Category Archives: Comment

On Midsummer Mischief, Part Three – Places Other

*Published on Exeunt*

I miss The Other Place.

Now, that’s a strange thing to say considering I have never actually set foot in any building called The Other Place, in Stratford or otherwise. But, like everyone who has any sort of connection with the RSC, its presence has always been keenly felt during my years visiting the company.

First, a bit of history. Continue reading On Midsummer Mischief, Part Three – Places Other

On Midsummer Mischief, Part Two – Feminism(s)

*Published on Exeunt*

“I’ve fucking cracked it…”

At the beginning of one scene in Alice Birch’s Revolt. She said. Revolt again, an actor begins to try to articulate her newfound theory on the world and its problems. She starts to speak, but is immediately interrupted by someone else. Throughout the next ten minutes, as a dizzy spectacle of sketches happens around her, she struggles to put her ideas into words. Then, just as everything seems to be dropping off a cliff of insanity, she speaks one of the most startling, poetic and honest feminist critiques I’ve heard.

This theme of language and its pitfalls runs throughout Birch’s piece (and, to varying degrees, throughout the other three plays in the Midsummer Mischief season), as the play attempts to come to terms with the way our structures of speech and writing reinforce and perpetuate sexism. Continue reading On Midsummer Mischief, Part Two – Feminism(s)

On Midsummer Mischief, Part One – Collaboration

There’s a bit of a revolution going on at the RSC.

Those are words I never thought I’d write.

I use that qualifier “bit of” for a reason, because this is not a whole-scale, violent insurgency. Erica Whyman’s Midsummer Mischief season is a lot more subtle than that. But for the first time in my RSC-going experience, it feels like there’s a counter to the mainstage fare in Stratford, working in tandem with and in opposition to the prevailing ideology. Continue reading On Midsummer Mischief, Part One – Collaboration

“Let The Right One In”, “Under The Skin”, and Scotland

April Fool’s Day is a joke. It seems the only people who even care about the whole sorry charade are those working in the media, and even then they do so with a listlessness and lack of conviction. This year, however, was one of the worst I remember. Perhaps unsurprisingly, the majority of stories this year took aim at the forthcoming referendum on Scottish independence, with everyone from The Daily Mail to The Guardian joining in on the ‘fun’. What’s so sad about this, however, is that it is demonstrative of the lack of genuine debate in England about this huge, important thing which is looming and which could bring with it massive changes in identity, economy and government. The plethora of April Fool’s stories about the notion of Scottish independence highlight the extent to which our media view it as just that: a joke. Continue reading “Let The Right One In”, “Under The Skin”, and Scotland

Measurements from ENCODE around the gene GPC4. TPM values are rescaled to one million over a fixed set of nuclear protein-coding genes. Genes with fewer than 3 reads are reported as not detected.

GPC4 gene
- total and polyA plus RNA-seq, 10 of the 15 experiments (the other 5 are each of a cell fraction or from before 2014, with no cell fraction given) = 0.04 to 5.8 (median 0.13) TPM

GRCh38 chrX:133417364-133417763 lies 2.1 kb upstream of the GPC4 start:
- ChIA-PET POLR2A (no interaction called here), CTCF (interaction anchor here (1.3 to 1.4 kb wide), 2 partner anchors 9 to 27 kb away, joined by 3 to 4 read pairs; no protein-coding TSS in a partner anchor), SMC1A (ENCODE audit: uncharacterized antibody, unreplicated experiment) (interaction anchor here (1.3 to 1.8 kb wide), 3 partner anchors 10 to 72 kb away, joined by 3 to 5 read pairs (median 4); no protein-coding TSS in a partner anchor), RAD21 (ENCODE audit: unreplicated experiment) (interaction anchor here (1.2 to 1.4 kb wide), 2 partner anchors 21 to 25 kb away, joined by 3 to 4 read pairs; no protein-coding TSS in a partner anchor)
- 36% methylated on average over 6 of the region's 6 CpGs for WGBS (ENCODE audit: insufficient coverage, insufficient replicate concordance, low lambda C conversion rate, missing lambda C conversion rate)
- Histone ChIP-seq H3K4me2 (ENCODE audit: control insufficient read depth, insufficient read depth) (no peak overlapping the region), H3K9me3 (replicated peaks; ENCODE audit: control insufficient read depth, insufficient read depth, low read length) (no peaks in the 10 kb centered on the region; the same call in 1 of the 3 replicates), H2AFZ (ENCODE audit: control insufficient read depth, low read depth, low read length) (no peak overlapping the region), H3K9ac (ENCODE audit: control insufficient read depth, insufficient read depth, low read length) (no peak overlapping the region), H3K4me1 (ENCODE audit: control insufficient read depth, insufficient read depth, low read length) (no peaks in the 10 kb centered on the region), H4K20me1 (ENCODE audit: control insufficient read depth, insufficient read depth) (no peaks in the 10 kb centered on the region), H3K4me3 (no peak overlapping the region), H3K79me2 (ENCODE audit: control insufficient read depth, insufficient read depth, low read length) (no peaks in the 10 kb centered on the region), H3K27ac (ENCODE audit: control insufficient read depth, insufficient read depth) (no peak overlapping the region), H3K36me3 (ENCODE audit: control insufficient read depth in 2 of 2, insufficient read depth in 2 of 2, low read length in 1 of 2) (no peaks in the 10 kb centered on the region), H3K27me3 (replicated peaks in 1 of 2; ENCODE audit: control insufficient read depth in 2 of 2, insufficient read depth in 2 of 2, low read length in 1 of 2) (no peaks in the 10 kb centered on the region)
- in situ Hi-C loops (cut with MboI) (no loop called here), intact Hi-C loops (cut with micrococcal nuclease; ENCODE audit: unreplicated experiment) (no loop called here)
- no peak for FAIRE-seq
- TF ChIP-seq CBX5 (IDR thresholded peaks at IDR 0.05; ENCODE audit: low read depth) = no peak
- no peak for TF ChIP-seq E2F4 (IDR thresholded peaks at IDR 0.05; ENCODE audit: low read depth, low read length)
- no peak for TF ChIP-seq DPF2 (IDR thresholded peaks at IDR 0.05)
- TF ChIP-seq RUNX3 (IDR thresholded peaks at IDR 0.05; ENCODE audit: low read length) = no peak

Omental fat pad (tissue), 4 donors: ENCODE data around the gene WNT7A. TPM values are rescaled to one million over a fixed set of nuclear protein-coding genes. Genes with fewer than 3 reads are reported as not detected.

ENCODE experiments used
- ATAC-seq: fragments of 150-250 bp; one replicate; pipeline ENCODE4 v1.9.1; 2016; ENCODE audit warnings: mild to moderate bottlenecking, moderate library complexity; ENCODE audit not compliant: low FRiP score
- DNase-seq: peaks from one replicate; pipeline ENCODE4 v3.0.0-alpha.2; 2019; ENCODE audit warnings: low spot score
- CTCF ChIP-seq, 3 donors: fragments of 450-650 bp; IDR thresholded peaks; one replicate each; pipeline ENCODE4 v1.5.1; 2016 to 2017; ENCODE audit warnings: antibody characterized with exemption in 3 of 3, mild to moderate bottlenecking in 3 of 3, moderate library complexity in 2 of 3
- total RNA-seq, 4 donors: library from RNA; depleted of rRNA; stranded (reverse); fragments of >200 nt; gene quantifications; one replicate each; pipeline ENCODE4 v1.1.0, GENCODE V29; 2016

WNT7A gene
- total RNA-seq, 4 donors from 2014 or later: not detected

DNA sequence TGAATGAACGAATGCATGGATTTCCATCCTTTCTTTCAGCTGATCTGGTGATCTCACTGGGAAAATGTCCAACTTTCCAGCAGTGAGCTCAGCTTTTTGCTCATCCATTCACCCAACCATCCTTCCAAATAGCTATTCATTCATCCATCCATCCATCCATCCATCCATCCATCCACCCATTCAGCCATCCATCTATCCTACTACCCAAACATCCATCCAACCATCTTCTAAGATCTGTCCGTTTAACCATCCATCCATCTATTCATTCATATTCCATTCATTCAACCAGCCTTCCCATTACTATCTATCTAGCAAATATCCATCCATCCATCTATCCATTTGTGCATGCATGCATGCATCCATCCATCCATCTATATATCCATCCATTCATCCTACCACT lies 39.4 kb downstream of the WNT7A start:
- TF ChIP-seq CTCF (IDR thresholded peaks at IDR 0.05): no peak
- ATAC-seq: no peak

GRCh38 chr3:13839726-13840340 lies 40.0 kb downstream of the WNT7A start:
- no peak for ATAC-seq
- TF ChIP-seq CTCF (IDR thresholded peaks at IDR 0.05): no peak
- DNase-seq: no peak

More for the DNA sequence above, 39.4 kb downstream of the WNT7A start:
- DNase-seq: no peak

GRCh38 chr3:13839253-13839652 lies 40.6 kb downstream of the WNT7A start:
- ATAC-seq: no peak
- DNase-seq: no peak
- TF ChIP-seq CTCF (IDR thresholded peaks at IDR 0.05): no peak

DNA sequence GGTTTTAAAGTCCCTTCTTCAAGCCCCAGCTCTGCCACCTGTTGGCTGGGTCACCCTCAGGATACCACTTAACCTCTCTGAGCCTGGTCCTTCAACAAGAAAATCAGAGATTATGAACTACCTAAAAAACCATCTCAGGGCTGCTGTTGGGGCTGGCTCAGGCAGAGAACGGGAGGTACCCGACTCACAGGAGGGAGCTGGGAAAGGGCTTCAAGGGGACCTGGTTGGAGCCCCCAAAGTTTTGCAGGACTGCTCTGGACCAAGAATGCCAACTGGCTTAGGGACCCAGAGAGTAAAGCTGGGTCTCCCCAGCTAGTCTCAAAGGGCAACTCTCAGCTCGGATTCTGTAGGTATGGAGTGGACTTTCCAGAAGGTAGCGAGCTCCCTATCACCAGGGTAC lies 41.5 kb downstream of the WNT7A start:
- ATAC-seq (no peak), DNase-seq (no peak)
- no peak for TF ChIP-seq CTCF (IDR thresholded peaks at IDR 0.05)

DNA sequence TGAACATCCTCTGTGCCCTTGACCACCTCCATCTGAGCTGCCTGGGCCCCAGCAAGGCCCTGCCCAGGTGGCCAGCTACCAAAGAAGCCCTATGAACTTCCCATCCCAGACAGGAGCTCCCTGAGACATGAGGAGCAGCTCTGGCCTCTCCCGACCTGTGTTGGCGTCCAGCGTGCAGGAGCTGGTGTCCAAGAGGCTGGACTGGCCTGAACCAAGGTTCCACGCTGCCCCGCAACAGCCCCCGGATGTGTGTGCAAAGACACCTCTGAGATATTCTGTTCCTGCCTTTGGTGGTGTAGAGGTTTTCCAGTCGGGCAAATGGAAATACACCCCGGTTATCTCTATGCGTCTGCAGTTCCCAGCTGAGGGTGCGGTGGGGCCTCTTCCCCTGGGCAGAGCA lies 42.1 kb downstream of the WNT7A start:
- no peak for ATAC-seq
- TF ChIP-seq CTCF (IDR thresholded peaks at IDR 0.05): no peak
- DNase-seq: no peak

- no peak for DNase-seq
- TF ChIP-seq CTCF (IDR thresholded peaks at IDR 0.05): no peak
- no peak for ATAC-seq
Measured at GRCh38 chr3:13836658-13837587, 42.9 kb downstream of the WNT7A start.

NT:Live and Kicking

One of the most interesting sessions I attended at Devoted and Disgruntled last month was a provocation by Tassos Stevens of Coney: “Can technology in theatre ever be playful?” Inevitably, National Theatre Live came up, but the focus was slightly different to the usual debates about streamed theatre’s effect on the theatrical ecology. Instead, we spoke about its effect on an audience and the way in which it effects the theatrical experience.

All of these thoughts were bubbling through my head when I sat down to watch the Donmar’s Coriolanus at my local theatre last week. It was my eighth NT:Live experience, only three of those visits had been to streams of productions I hadn’t yet seen Continue reading NT:Live and Kicking

Between Darkness and Light

*Originally written with Catherine Love for Exeunt*

Dan: About halfway through this year’s Edinburgh Fringe, Andrew Haydon tweeted the following:

“I’m writing a piece about critiques versus hope in theatre. Who prefers what?”

Now, this is clearly a false dichotomy and as far as I can tell the vast majority of responders – including myself – suggested that, ideally, we’d like both. Nonetheless, the question sets up an interesting argument: are the two compatible, and, if we had to choose only one, which would we prefer?

It’s a question which seems to have been asked by many of the artists I saw at the festival this year, and as far as I’m concerned most seemed to plump for the latter. We’ll obviously go into more detail, but just as a quick run down, Wot? No Fish?There Has Possibly Been an IncidentThe Bloody Great Border Ballad Project, How To Occupy an Oil Rig, The Islanders, The Events, Bonanzawhat happens to the hope at the end of the evening and even L’apres-midi d’un foehn all dealt with hope in some way, either implicitly or explicitly.  Continue reading Between Darkness and Light

“The Bloody Great Border Ballad Project” – A Conversation

*Originally written with Catherine Love for Exeunt*

Dan: In the opening address to audiences of The Bloody Great Border Ballad ProjectLorne Campbell attempts to convey his own internal struggle when considering the question of the referendum of Scottish independence next year. He initially began as leaning towards being anti-independence, but after talking to other artists and friends, he realised it wasn’t as simple as he thought, causing him to enter a state of confusion about the whole thing. Now, a few months down the line, as this massive, knotty, crazy idea gains traction, he realises he is just as confused. But it’s “a higher quality of confusion”.

And, to me, this is what makes The Bloody Great Border Ballad Project so special, inhabiting a position far more interesting and exciting than Tim Price’s I’m With the Band. Continue reading “The Bloody Great Border Ballad Project” – A Conversation